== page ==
Military spending has been rising worldwide for decades. Geopolitical tensions, wars, and armed conflicts have been driving up demand for arms and ammunition. The United States and China – two of the world’s most powerful countries – together account for 52% of global defense spending. That’s based on the latest report on global military expenditure from the Stockholm International Peace Research Institute (SIPRI).
Global defense spending jumped 3.6% in 2019
SIPRI tracks military expenditures worldwide. According to the 2020 report, global defense spending witnessed the largest annual growth in a decade in 2019. The world collectively spent a staggering $1,917 billion last year, up 3.6% from 2018. It’s the largest annual increase since 2010, and the highest annual amount in real terms since 1988!
Defense spending accounted for 2.2% of worldwide GDP in 2019. That’s around $250 for every person on the planet. Armed conflicts and geopolitical tensions are primary drivers of defense spending.
The Trident Fund LP returned +1.4 percent in May, and the fund is +3.8 percent net for 2021. Q1 2021 hedge fund letters, conferences and more Trident unearthed a unique source of return in May when it exploited market reaction to an aggressive Fed rather than merely following the trends. Through the Risk Regime model, Read More
However, some countries are spending way more than others. All countries in South America collectively spent ‘only’ $53 billion on defense in 2019. And Brazil alone accounted for nearly 50% of that. All countries in Africa collectively spent $42 billion.
SIPRI researchers pointed out that global defense spending dropped noticeably after the 2008 financial crisis. The US was focused on reviving its economy. European countries had imposed austerity measures to battle the debt crisis. However, that fall in spending didn’t last long.
The coronavirus pandemic could also force countries to cut their defense spending in the coming years. The world is heading towards a recession. SIPRI researchers said the military expenditure could decline in one to three years, but it will rise again after that.
These are the ten countries with the highest defense spending in 2019, according to SIPRI.
10- South Korea, $43.9 billion
South Korea increased its defense budget by 7.5% to $43.9 billion in 2019. The country faces serious threats from North Korea, which owns nuclear weapons. South Korea spent 2.7% of its GDP on defense.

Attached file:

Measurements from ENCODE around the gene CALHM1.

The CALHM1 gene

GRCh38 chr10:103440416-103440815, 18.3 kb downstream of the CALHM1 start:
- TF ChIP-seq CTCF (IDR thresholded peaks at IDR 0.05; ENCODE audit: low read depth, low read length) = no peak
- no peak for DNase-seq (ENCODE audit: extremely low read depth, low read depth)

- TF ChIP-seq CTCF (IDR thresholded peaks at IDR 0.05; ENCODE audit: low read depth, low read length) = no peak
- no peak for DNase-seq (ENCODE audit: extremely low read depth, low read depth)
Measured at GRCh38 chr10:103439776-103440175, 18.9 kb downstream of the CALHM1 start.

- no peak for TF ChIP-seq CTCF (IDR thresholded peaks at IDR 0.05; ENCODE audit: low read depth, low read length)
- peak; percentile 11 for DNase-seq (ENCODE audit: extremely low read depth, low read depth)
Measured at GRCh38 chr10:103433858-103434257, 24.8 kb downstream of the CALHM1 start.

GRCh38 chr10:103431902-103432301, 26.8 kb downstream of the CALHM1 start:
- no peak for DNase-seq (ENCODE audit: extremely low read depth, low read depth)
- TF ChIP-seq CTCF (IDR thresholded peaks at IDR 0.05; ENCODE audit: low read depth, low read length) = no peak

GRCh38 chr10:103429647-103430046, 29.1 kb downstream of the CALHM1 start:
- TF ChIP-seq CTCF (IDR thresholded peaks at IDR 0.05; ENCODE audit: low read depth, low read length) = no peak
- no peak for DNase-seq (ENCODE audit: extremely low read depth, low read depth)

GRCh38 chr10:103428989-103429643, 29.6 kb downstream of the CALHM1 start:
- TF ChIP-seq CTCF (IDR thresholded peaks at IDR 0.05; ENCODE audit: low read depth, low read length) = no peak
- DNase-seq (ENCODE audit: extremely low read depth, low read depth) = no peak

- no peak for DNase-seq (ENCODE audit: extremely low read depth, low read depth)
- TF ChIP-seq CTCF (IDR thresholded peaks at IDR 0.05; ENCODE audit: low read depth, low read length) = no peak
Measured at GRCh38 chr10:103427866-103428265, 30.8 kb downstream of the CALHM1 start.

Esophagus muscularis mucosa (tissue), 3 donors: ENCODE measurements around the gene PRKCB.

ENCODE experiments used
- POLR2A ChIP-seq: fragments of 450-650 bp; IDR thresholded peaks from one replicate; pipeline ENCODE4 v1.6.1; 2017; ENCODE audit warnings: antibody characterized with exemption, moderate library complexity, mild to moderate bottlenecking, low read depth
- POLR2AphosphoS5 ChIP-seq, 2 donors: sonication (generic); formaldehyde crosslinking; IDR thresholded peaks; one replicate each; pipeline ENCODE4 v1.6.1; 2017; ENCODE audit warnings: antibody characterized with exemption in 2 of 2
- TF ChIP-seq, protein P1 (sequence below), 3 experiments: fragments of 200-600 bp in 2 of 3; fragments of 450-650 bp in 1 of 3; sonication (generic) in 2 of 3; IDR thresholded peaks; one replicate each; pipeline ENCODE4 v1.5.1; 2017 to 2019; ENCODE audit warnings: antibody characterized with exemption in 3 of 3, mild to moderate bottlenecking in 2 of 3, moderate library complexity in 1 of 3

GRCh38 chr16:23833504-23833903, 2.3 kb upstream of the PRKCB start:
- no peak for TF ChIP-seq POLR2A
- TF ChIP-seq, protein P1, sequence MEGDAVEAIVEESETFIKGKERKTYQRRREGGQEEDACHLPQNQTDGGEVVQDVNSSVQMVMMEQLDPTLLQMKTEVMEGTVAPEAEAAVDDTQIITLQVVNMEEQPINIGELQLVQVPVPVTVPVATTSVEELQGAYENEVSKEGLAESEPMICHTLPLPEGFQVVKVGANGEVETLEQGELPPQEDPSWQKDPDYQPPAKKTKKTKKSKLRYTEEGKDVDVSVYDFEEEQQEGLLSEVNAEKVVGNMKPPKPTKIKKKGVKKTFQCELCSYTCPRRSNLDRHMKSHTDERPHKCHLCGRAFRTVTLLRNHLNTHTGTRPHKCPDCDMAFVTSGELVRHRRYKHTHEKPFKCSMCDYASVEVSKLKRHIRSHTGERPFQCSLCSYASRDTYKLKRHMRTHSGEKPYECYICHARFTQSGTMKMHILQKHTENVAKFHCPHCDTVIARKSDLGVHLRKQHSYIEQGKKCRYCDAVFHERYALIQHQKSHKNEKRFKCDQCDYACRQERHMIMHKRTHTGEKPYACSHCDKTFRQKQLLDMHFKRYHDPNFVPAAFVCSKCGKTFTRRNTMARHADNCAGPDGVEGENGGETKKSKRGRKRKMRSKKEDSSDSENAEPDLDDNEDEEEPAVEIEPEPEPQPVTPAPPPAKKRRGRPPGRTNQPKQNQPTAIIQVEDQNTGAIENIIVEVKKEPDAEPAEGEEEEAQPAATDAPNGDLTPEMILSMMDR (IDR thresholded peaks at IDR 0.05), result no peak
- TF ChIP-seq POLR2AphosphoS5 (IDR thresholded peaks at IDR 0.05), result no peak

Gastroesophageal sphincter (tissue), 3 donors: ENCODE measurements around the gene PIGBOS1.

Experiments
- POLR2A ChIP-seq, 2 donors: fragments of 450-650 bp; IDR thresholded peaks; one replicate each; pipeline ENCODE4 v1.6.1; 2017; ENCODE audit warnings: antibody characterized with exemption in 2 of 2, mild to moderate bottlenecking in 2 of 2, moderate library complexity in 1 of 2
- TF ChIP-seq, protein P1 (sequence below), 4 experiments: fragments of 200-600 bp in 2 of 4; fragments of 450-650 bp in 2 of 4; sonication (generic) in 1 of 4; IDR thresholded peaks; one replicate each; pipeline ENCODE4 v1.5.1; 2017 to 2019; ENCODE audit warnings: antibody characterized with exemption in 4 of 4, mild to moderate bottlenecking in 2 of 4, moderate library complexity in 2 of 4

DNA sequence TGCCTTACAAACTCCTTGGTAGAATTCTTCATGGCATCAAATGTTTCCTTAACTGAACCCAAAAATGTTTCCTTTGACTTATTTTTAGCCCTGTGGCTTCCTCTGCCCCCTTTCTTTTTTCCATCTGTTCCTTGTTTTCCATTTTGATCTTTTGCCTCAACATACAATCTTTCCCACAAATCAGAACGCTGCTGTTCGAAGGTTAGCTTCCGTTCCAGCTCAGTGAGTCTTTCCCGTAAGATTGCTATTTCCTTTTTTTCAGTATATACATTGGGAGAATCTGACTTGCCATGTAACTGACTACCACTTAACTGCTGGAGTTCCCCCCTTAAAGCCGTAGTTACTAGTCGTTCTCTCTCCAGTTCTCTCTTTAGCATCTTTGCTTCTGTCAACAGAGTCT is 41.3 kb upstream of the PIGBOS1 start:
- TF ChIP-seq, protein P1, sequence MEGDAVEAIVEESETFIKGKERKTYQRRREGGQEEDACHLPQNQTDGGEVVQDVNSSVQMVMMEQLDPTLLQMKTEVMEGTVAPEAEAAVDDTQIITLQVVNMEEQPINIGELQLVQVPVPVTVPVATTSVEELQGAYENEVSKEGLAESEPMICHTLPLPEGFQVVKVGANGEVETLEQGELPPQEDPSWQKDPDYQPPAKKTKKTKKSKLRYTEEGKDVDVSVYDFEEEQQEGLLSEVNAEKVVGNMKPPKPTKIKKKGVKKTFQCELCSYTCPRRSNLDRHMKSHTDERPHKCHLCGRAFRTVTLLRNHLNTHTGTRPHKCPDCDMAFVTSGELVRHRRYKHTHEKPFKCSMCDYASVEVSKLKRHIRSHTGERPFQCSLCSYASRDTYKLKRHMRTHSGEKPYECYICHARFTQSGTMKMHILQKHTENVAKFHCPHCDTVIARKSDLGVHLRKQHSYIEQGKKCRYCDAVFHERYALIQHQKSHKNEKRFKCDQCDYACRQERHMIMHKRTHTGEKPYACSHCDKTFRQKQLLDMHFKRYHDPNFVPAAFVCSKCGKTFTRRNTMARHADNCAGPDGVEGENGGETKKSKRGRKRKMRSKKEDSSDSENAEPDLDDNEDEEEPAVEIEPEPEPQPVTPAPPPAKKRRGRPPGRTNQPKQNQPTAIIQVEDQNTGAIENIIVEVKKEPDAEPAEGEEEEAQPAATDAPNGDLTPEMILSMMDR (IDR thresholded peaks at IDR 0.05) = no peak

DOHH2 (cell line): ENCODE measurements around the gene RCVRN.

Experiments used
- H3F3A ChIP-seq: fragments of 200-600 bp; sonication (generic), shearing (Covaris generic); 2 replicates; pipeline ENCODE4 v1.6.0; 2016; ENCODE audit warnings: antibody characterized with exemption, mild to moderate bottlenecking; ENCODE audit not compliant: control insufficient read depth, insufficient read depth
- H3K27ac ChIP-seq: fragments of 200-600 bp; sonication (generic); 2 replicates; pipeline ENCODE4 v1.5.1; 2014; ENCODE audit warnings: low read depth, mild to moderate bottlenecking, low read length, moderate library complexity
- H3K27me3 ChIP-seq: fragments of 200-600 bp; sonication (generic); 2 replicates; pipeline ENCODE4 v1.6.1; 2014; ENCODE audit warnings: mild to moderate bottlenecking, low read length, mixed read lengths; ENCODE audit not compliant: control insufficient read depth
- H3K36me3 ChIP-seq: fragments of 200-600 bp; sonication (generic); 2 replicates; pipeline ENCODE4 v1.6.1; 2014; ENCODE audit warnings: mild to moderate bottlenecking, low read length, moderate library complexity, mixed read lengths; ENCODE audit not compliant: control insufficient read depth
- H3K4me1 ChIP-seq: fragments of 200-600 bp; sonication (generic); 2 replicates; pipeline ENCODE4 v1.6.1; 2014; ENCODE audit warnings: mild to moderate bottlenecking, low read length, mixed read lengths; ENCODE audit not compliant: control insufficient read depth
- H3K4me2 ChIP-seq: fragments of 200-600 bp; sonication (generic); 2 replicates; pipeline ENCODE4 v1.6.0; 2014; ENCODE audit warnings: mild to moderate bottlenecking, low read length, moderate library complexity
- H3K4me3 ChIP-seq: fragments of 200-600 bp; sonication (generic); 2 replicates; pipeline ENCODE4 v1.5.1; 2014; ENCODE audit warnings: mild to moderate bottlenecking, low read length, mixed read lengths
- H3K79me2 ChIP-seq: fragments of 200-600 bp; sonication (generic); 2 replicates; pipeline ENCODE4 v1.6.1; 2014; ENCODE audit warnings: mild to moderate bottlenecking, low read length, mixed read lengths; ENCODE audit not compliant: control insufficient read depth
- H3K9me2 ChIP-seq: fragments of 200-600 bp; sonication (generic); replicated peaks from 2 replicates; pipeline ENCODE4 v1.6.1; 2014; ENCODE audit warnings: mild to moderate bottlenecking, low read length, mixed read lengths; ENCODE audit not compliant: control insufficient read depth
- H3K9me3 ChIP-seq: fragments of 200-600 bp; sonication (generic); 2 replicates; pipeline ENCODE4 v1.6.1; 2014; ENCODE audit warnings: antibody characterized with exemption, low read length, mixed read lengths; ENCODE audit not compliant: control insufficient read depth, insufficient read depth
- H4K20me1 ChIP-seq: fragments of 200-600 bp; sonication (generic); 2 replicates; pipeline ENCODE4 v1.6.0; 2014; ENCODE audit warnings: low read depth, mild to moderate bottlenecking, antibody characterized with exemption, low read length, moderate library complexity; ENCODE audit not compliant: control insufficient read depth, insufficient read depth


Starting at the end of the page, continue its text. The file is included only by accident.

9- Japan, $47.6 billion
Japan is one of the world’s largest economies and military spenders. The country is locked in a dispute with China. Tokyo spent merely 0.9% of its GDP on military last year. However, the country plans to step up its defense spending over the next few years to buy advanced military equipment.
8- United Kingdom, $48.7 billion
The UK’s defense spending in 2019 was unchanged from 2018. That’s quite surprising because most of the NATO members increased their expenditure. The country spent only 1.7% of its GDP on defense in 2019, down from 2.4% in 2010.
Germany increased its spending by a staggering 10% to $49.3 billion, according to SIPRI. That’s the highest increase in defense budget among the top ten biggest spenders. Its increased spending is partially due to the growing perceived threat from Russia. The US President Donald Trump has also been urging NATO countries to step up their military expenditure.
6- France, $50.1 billion
France’s defense spending rose only 1.6% in 2019 compared to the previous year. The 2019 spending represented 1.9% of its GDP. France is expected to increase its spending in the coming years to meet the NATO target of 2% of GDP by 2025.
5- Saudi Arabia, $61.9 billion
Saudi Arabia remains among the top five countries with the highest defense spending. However, its 2019 defense spending was down 16% from the previous year. The kingdom spent a staggering 8% of its GDP on military. Saudi Arabia is fighting a war in Yemen. Tensions with Iran are also hitting a new high.
4- Russia, $65.1 billion
Russia boasts one of the world’s most powerful armed forces. It spent nearly 4% of its GDP on defense. Moscow has increased its military expenditure by 30% since 2010. It is rapidly modernizing its military to replace the outdated Soviet-era equipment. Russia has a booming military-industrial complex, which it inherited from the Soviet Union.
3- India, $71.1 billion
India increased its defense expenditure by 6.8% in 2019 to $71.1 billion. It spent 2.4% of its GDP on defense last year. India is one of the world’s largest importers of military equipment. It imports primarily from Russia, the United States, France, and Israel. India has been trying to boost indigenous defense production, but has seen only limited progress so far.
2- China, $261 billion
China’s military spending has been rising consistently since at least 1994. But defense spending accounts for only 1.9% of its GDP. It means the growth in military expenditure has been largely on the back of rapid economic expansion. Its 2019 defense budget rose 5.1% compared to the previous year. China’s military budget has grown 85% since 2010. The country is locked in disputes not only with the US, but also with nearly a dozen of its neighbors.
1- United States, $732 billion
The United States spends far more than any other country in the world on defense. Its 2019 defense budget was 5.3% higher than in 2018. The US accounts for 38% of the world’s total military expenditure. According to SIPRI, the recent growth in the US defense budget is largely due to the growing perceived threats from China and Russia. The US is rapidly modernizing its military equipment as well as nuclear arsenal.